India’s first moon lander, Vikram, successfully separated from its mother spacecraft Chandrayaan-2 on Monday, 2 September, at 1:15 am. It is scheduled to land on the south polar region of the moon on 7 September, between 1:30 am and 2:30 am.
After the lunar touchdown by Vikram, the rover – Pragyan – will roll down from it to carry out research for which it was designed. It will operate there for 14 days, carry out experiments and collect data samples for further assessment.
The mission will see the lander and rover module of the spacecraft make a soft landing on the lunar surface 48 days from its date of launch, which was 22 July.
Chandrayaan-2 is India’s second lunar mission after Chandrayaan-1, which was launched in 2008. The name Chandrayaan itself means ‘moon vehicle’ (chandra: moon and yaan: vehicle).
The Launch Vehicle
ISRO’s Geosynchronous Satellite Launch Vehicle-MkIII (GSLV Mk-III) carried the Chandrayaan-2 mission into space. The GSLV Mk-III is ISRO’s most powerful launcher yet, the organisation has said.
“The GSLV Mk-III’s integrated module, which comprises of technology and software developed across the country, includes ISRO’s most powerful launch vehicle to date and a wholly indigenous rover,” ISRO said.
Some of the advancements on the spacecraft include:
- Lander capable of 'Soft Landing' on the lunar surface
- Algorithm wholly developed by India's scientific community
- Rover capable of conducting in-situ payload experiments
The 'Vikram' Lander
The Lander, named Vikram after Dr Vikram Sarabhai, the father of the Indian Space Program, weighs about 1,471 kg and will generate about 650 Watts of power, according to ISRO.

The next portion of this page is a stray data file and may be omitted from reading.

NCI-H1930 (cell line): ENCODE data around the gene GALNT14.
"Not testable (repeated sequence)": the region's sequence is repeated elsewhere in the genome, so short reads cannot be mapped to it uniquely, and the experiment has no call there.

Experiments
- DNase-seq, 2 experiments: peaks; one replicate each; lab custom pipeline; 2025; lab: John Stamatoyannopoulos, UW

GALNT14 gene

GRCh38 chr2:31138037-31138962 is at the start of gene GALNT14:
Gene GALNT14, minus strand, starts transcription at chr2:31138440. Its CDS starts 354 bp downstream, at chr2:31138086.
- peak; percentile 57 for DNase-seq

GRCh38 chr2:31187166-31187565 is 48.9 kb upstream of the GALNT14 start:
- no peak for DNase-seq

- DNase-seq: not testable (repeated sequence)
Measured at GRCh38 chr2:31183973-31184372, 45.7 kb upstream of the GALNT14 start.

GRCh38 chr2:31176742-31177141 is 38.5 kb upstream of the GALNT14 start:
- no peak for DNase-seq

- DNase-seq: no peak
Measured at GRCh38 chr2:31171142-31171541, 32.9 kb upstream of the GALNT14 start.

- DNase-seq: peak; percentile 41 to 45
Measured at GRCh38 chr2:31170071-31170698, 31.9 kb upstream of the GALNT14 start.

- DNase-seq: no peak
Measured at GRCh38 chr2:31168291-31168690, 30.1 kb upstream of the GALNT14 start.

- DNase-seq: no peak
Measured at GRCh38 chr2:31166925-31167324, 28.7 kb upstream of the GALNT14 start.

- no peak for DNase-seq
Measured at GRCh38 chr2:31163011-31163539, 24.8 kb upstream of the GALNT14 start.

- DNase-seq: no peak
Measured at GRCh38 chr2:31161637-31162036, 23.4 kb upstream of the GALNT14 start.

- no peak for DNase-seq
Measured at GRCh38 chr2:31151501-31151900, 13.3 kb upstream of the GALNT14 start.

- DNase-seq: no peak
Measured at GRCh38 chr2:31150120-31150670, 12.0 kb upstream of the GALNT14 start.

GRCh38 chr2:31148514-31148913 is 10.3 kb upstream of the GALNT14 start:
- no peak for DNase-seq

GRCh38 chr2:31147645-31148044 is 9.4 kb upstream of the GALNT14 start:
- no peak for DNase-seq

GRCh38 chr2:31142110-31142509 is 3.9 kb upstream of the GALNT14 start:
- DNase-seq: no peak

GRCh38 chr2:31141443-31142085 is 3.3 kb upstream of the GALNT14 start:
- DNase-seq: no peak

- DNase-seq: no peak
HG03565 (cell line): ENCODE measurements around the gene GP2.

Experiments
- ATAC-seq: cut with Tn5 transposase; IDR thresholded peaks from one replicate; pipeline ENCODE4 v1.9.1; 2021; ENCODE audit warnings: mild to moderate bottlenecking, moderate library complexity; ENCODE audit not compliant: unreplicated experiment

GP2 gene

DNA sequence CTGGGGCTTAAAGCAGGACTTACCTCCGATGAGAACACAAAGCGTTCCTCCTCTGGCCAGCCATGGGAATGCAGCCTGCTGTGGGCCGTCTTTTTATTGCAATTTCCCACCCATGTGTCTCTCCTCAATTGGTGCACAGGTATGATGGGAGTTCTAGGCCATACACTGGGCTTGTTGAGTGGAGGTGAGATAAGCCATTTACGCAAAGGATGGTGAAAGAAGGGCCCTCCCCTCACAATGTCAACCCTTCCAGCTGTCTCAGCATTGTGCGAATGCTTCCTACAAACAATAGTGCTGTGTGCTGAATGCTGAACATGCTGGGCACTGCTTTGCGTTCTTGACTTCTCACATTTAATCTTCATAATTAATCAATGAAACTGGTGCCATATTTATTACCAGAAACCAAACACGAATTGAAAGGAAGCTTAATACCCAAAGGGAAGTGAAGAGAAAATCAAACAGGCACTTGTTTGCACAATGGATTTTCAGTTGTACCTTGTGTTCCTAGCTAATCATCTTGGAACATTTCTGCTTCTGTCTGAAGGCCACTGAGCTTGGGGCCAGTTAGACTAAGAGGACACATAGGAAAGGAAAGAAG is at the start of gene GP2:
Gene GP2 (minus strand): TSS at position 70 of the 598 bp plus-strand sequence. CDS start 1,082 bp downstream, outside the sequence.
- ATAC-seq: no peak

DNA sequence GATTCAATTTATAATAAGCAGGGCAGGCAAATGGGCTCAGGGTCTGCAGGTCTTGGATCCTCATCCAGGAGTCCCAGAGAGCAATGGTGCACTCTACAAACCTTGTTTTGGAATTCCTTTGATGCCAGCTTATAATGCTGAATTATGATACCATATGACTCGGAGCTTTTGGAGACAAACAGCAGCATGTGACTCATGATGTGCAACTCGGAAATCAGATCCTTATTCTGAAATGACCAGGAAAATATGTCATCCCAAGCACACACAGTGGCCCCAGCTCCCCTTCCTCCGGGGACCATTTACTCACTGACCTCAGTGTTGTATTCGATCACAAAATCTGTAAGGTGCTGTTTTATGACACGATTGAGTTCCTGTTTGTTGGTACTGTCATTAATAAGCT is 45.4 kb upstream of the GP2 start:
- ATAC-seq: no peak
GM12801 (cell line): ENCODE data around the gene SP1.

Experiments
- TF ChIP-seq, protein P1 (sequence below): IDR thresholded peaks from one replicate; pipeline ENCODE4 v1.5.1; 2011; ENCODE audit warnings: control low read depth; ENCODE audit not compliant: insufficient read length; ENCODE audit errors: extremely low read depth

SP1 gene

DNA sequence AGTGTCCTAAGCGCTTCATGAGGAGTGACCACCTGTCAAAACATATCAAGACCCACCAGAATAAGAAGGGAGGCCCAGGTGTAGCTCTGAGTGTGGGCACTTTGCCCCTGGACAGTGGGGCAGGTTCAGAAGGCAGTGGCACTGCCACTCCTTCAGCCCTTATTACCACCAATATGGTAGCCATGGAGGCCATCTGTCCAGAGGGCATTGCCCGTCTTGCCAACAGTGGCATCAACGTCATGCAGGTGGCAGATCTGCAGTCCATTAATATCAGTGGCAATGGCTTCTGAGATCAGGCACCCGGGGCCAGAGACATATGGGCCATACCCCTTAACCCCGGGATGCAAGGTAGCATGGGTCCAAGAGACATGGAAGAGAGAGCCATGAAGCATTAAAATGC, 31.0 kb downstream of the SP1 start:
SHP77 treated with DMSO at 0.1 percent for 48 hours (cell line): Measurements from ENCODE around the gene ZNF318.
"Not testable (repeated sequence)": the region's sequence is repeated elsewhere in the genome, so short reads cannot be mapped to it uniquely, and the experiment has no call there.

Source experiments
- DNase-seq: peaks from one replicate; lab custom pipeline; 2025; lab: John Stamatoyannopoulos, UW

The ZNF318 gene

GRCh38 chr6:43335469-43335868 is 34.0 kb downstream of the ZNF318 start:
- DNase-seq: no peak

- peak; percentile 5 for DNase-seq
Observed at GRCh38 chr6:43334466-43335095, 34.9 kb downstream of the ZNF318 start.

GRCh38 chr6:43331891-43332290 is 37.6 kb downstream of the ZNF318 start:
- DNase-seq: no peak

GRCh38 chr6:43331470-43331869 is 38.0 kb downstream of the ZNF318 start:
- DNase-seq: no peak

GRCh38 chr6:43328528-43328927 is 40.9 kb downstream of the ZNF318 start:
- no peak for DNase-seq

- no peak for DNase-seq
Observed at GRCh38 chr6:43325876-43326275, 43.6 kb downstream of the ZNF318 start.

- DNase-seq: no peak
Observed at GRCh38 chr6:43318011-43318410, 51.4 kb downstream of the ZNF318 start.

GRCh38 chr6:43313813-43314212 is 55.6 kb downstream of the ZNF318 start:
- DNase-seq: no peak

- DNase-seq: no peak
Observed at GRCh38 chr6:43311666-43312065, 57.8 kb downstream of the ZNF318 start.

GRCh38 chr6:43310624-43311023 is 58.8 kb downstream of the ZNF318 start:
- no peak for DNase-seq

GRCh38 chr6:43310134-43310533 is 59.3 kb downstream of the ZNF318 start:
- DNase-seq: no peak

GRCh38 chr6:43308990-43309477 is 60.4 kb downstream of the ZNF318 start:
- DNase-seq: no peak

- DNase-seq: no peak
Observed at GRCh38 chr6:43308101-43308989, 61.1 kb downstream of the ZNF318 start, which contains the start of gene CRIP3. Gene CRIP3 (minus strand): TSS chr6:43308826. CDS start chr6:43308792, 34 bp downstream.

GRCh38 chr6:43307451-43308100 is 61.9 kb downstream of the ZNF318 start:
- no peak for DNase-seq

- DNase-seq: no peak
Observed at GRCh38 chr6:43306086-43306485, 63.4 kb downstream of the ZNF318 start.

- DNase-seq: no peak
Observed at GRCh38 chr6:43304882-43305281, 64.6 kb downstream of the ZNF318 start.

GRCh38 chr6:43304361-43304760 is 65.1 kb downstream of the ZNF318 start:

It’s designed to function for one lunar day, which is equivalent to about 14 Earth days. Vikram has the capability to communicate with IDSN at Byalalu near Bengaluru, as well as with the Orbiter and Rover.
The space organisation said that the Lander is designed to execute a soft landing on the lunar surface (surface of the moon).
The ‘Pragyan' Rover
The Pragyan Rover, which will orbit the moon, while the lander performs its experiments, will weigh 27 kilograms and generate 50 Watts of power.
The Pragyan rover will be a six-wheeled robotic vehicle will be able to travel up to 500 m and leverages solar energy for its functioning. It can only communicate with the Vikram Lander, which will them send the signals to the team in Bengaluru.
Upon launch, the Chandrayaan-2 orbiter was made capable of communicating with the Indian Deep Space Network (IDSN) at Byalalu as well as the Vikram Lander. The mission life of the orbiter is one year and will be placed about 100x100km in the lunar polar orbit.
The moon-landing for the Vikram rover is scheduled for 6 September, if everything goes well with the mission.
The lander will make a soft landing near the south pole of the moon, after which the rover will be deployed to undertake the experiments.
"“It will orbit for four days and then it will be D-day. It will land at a place near south pole. It will take 15 minutes to land and is going to be the most terrifying moment because this flight is the flight ISRO has never undertaken.”" - Dr K Sivan, chairperson, ISRO
Sivan, while announcing the mission, said that the rover’s door will open after landing on the moon’s surface.
Sivan said that the rover will take four hours to come out after the landing. The rover and the lander will have a lifespan of one lunar day, during which they will conduct scientific experiments. On the other hand, the orbiter will have a lifespan of one year.
Both the orbiter and the lander will send the communications directly to earth.
Why Land on South Pole
According to K Sivan, there are two reasons for choosing the south pole of the moon:
- Convenience, as ISRO will depend on solar power. A flat surface without many boulders or craters will be required for the landing. The chosen area also has good visibility and ample solar light.
- Scientifically, water and minerals are expected to be present at the chosen area more than in the other areas.
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